In 1948 Phil Vincent, founder and boss of Vincent HRD, is visiting the United States. He meets Ralph Rogers, President of Indian Motorcycle. Their bikes are very different. The English brand is introducing the Rapide Series C, powerful enough to compete with BMW. Indian's strategy is oriented towards small engines.
The two bosses decide to propose together two product lines, each of them starting with a prototype. Two Indian Chief are shipped to the Vincent factory at Stevenage.
The first hybrid is the Vindian, with a Vincent Rapide engine equipping an Indian Chief. The result is not satisfactory and the prototype is dismantled.
The second project, in 1949, seems more promising. The Indian-Vincent is a Rapide Series C whose most visible components such as the handlebars are extracted from the Indian Chief. US customers shall certainly appreciate this powerful English motorcycle with an American appearance.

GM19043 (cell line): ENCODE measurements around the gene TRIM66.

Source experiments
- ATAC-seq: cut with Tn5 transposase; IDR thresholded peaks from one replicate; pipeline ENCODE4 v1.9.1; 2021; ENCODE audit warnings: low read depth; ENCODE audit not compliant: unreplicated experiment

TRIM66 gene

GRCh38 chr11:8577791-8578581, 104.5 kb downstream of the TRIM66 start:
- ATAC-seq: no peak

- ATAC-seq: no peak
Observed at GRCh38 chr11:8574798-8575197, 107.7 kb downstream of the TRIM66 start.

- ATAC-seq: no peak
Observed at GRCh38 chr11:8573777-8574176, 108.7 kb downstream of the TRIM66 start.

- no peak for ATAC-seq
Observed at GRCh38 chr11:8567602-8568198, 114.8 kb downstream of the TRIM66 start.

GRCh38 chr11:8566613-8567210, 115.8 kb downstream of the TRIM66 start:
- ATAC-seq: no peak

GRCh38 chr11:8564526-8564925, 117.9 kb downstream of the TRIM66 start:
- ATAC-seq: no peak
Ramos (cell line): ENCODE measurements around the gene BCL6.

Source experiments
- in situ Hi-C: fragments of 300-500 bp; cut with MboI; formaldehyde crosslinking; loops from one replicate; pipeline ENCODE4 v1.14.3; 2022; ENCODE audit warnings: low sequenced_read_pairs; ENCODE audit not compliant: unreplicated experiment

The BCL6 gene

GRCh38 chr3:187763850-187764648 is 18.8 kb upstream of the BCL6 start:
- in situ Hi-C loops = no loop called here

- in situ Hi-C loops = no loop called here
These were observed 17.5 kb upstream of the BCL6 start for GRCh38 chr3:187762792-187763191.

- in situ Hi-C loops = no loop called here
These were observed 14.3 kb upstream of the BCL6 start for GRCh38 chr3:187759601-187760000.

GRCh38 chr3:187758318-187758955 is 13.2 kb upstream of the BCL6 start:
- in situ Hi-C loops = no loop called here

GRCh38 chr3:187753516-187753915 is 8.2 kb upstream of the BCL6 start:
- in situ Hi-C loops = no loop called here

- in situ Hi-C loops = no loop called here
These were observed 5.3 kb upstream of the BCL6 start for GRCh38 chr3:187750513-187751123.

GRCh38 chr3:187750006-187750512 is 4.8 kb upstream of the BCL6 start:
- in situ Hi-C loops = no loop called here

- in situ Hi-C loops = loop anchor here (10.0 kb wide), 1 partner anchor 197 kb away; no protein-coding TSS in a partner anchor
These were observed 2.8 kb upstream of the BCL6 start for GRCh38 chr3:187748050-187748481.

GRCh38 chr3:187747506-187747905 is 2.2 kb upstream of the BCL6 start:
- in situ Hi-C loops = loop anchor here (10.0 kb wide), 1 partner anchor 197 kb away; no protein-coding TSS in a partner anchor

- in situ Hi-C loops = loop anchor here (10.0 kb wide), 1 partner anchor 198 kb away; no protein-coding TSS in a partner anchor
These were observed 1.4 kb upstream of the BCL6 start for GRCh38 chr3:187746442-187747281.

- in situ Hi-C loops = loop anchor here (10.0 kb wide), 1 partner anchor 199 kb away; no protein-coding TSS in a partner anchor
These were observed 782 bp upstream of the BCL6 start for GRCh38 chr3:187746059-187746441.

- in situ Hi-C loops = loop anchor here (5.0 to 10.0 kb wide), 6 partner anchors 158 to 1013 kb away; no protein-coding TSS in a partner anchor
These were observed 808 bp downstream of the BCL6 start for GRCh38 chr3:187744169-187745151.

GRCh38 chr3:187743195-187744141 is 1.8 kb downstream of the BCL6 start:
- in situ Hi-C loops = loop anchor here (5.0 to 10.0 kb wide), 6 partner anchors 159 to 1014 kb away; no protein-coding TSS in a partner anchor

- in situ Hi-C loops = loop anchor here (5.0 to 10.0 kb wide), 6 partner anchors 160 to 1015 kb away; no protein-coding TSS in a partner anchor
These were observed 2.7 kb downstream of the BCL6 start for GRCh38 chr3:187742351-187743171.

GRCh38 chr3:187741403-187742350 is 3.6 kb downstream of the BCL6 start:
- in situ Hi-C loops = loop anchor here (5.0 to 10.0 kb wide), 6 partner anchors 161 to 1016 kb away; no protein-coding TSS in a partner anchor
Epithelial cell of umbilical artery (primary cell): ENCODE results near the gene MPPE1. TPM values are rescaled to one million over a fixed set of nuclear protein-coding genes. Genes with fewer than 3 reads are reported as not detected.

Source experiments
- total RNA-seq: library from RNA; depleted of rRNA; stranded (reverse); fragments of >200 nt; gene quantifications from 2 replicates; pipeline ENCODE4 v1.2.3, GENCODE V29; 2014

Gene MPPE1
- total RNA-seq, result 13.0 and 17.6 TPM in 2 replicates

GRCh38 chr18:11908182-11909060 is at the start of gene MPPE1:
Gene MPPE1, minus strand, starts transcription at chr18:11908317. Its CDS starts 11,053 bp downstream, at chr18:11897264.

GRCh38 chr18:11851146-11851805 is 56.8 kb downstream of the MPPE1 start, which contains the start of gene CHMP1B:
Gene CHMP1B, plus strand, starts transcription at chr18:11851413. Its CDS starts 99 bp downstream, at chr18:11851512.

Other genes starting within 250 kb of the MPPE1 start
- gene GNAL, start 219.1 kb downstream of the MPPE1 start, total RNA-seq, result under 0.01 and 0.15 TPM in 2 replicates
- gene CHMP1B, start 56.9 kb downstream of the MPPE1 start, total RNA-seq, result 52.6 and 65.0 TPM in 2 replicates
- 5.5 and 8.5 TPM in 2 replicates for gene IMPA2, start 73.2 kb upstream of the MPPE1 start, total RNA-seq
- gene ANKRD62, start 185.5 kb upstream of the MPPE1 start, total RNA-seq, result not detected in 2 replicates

All of this is expensive. Before the end of the year, Rogers resigns and Vincent HRD is placed under receivership. The Indian-Vincent project is abandoned. Indian went bankrupt in 1953 and Vincent HRD ceased operations in 1955 due to heavy losses.
The designer of Vincent, Phil Irving, had been the engineer in charge of the two joint projects. The Indian-Vincent prototype was presented to him at the end of 1949 when he returned to his native Australia. In 2001 an Australian collector is stunned by his latest acquisition, an incomplete Vincent accompanied by Indian pieces of equipment. He discovers the history of this unique motorcycle and reconstructs it in its prototype configuration.
The Indian-Vincent is estimated $ 250K, for sale by Bonhams in Las Vegas on January 26, lot 187.